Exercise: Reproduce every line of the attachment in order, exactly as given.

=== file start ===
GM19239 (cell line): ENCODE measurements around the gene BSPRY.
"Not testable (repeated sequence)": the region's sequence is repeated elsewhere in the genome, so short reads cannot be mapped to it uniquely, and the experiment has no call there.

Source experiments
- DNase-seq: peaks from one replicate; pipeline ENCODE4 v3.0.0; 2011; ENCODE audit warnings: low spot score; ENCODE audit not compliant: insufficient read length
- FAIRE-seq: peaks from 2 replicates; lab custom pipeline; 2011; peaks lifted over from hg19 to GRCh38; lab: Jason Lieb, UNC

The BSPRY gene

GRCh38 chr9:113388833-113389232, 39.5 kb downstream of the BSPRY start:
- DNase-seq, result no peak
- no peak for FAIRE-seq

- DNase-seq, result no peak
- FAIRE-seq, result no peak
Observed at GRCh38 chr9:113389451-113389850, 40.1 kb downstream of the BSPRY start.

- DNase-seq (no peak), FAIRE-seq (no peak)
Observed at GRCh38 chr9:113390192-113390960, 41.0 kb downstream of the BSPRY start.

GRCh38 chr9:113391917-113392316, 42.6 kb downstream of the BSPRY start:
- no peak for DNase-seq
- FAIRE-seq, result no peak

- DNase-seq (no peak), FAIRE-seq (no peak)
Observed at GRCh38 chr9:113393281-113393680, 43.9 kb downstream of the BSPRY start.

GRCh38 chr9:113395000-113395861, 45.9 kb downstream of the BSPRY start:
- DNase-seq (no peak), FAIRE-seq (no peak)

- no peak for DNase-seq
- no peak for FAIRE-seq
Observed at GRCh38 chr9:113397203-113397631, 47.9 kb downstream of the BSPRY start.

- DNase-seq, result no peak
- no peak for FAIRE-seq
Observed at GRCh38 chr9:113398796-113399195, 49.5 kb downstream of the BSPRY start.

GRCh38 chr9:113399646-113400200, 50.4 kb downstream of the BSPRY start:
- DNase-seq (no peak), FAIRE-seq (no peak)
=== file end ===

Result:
GM19239 (cell line): ENCODE measurements around the gene BSPRY.
"Not testable (repeated sequence)": the region's sequence is repeated elsewhere in the genome, so short reads cannot be mapped to it uniquely, and the experiment has no call there.

Source experiments
- DNase-seq: peaks from one replicate; pipeline ENCODE4 v3.0.0; 2011; ENCODE audit warnings: low spot score; ENCODE audit not compliant: insufficient read length
- FAIRE-seq: peaks from 2 replicates; lab custom pipeline; 2011; peaks lifted over from hg19 to GRCh38; lab: Jason Lieb, UNC

The BSPRY gene

GRCh38 chr9:113388833-113389232, 39.5 kb downstream of the BSPRY start:
- DNase-seq, result no peak
- no peak for FAIRE-seq

- DNase-seq, result no peak
- FAIRE-seq, result no peak
Observed at GRCh38 chr9:113389451-113389850, 40.1 kb downstream of the BSPRY start.

- DNase-seq (no peak), FAIRE-seq (no peak)
Observed at GRCh38 chr9:113390192-113390960, 41.0 kb downstream of the BSPRY start.

GRCh38 chr9:113391917-113392316, 42.6 kb downstream of the BSPRY start:
- no peak for DNase-seq
- FAIRE-seq, result no peak

- DNase-seq (no peak), FAIRE-seq (no peak)
Observed at GRCh38 chr9:113393281-113393680, 43.9 kb downstream of the BSPRY start.

GRCh38 chr9:113395000-113395861, 45.9 kb downstream of the BSPRY start:
- DNase-seq (no peak), FAIRE-seq (no peak)

- no peak for DNase-seq
- no peak for FAIRE-seq
Observed at GRCh38 chr9:113397203-113397631, 47.9 kb downstream of the BSPRY start.

- DNase-seq, result no peak
- no peak for FAIRE-seq
Observed at GRCh38 chr9:113398796-113399195, 49.5 kb downstream of the BSPRY start.

GRCh38 chr9:113399646-113400200, 50.4 kb downstream of the BSPRY start:
- DNase-seq (no peak), FAIRE-seq (no peak)